If the Supreme Court allows the DOL to uphold its reinterpretation, this holding could have serious ramifications in the health care arena. Medicare and Medicaid are also highly regulated, like labor laws. IF DOL’s reinterpretation stands, then CMS could also issue redeterminations of prior rulings without notice and comment.

Allowing CMS to flip-flop decisions would impact providers who rely on CMS rulings in order for their practices to remain compliant.

As of now, the Supreme Court has not decided whether it will hear arguments on this case. But both petitions filed with the Supreme Court cite a circuit court split in opinions. It is more likely for the Supreme Court to grant review of a case when there is a split of opinion.

Shortage of Dentists Who Accept Medicaid: The Shortage Continues

Here is a repost from over a year ago.  But, recently, I met a orthodontist that accepts Medicaid.  He informed me that very, very few orthodontists accept Medicaid in North Carolina.  I was reminded of this post and realized that, sadly, nothing has changed.  In fact, if any change has occurred, I venture to say that less dentists accept Medicaid after the implementation of NCTracks.

 I’ve blogged before about the shortage of dentists for Medicaid recipients. Just see my post “Medicaid Expansion: BAD for the Poor” to read about Deamonte Driver’s story and why he died due to not being able to find a dentist accepting Medicaid. But, today and yesterday, I decided to conduct my own personal investigation. (remember, this was almost a year ago).

(First, let me assure you that this blog is not condemning dentists for not accepting Medicaid recipients. I am informatively (I know, not a word) pointing out the facts. We cannot expect dentists to accept Medicaid when the Medicaid reimbursements dentists receive cannot even cover their costs.)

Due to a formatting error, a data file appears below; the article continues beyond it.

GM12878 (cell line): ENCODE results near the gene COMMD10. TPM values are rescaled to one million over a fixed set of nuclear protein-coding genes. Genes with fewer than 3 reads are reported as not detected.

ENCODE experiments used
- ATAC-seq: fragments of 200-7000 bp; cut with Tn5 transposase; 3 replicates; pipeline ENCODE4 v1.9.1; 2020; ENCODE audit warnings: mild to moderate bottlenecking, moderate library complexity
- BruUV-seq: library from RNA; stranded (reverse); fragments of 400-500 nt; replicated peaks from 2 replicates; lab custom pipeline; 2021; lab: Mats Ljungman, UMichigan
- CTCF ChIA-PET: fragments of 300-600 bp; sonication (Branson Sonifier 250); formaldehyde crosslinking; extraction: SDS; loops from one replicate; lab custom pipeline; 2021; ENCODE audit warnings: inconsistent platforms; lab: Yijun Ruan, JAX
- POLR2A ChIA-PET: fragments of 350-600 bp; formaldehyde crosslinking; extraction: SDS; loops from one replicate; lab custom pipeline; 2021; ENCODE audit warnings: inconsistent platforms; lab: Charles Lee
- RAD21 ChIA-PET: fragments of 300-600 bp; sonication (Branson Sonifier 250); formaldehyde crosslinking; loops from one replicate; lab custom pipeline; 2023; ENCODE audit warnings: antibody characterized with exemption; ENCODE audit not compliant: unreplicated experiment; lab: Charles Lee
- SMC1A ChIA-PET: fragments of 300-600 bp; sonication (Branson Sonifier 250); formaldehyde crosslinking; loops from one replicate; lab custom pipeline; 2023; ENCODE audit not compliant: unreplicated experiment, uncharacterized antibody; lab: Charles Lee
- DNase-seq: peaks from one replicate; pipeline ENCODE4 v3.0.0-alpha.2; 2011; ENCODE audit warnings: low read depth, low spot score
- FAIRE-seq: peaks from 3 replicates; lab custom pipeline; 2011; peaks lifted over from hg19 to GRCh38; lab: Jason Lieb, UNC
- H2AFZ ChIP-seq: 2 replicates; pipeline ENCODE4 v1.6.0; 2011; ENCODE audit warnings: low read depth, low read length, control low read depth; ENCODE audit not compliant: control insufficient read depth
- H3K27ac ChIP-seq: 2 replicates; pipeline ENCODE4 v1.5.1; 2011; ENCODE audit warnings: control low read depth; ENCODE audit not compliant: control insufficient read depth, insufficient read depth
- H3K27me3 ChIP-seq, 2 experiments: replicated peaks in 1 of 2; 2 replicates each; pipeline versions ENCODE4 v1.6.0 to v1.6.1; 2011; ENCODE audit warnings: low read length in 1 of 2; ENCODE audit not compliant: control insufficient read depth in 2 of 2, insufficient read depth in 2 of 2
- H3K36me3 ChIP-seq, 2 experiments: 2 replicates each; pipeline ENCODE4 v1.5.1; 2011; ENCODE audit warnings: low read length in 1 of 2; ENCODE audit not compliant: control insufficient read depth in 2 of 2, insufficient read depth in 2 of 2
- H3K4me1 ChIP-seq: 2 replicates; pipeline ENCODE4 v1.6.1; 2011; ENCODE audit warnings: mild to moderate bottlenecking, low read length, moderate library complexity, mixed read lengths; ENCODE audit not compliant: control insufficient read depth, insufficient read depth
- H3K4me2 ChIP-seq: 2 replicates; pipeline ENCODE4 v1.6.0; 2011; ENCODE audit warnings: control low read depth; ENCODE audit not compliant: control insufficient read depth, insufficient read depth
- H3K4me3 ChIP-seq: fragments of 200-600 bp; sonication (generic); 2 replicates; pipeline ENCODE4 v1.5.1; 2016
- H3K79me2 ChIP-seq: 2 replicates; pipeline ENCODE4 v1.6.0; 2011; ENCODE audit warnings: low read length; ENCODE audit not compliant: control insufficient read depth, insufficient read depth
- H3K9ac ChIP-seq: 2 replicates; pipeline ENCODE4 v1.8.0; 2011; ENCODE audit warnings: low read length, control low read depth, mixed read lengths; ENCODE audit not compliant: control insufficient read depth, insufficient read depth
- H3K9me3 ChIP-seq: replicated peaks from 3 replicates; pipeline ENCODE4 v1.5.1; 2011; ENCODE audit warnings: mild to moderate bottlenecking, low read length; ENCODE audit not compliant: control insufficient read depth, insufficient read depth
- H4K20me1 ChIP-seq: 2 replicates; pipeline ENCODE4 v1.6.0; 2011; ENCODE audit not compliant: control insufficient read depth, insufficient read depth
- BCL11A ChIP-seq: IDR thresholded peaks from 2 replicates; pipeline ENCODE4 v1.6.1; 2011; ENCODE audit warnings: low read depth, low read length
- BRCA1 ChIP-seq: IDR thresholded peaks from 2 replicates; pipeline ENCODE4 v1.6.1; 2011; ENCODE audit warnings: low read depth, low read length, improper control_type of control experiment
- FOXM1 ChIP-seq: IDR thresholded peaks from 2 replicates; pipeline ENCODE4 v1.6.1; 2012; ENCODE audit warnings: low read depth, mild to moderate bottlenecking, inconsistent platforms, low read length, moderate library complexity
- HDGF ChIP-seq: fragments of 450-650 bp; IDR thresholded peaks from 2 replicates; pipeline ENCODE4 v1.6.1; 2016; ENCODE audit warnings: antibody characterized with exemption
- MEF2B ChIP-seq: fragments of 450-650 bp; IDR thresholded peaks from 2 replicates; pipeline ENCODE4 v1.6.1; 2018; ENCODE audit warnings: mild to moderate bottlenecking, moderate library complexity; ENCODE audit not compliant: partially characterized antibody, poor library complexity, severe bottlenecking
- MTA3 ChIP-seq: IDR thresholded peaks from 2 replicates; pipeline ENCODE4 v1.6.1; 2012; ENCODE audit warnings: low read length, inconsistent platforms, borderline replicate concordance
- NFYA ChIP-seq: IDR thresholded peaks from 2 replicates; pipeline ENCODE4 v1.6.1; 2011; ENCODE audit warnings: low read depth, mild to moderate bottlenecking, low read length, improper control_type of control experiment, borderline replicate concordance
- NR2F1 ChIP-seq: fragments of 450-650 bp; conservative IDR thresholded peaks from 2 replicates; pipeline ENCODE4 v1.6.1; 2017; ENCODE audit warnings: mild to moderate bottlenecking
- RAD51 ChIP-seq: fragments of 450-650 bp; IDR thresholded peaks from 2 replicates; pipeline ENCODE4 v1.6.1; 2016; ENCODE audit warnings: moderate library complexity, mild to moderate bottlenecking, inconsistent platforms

I googled “Raleigh dentist” and called, randomly, 20 dentists listed. I said the same thing to each receptionist, “Hi. I was wondering whether you accept Medicaid.” Every office had a receptionist answer (no recording asking whether I wanted to continue in English or Spanish). Every office receptionist was very sorry, but the dental practice did not accept Medicaid. 0. Zero out of a random 20.

So I went on North Carolina Department Health and Human Services’ (DHHS) website for dental providers. I pulled up the dental providers, and, lo, and behold, 44 pages were full of dental providers for Medicaid recipients. Literally, 1,760 dental providers are listed (44 pages times 40 lines per page). (However, some practices are listed more than once, so this number is an approximation).

I thought, Wow. Tons of dentists in North Carolina accept Medicaid. Then I looked again. On the far right side of the chart, there is a space for whether the dental practice is accepting new clients. Roughly 1/2 of the listed dental providers are NOT accepting new Medicaid clients.

I called a few of the dentists in Wake County accepting Medicaid. Again, I asked whether they accepted Medicaid. One stated, “Yes, but not at the moment.” Another said, “Yes, but only for children 21 and under.” Another gave a blanket, “Yes.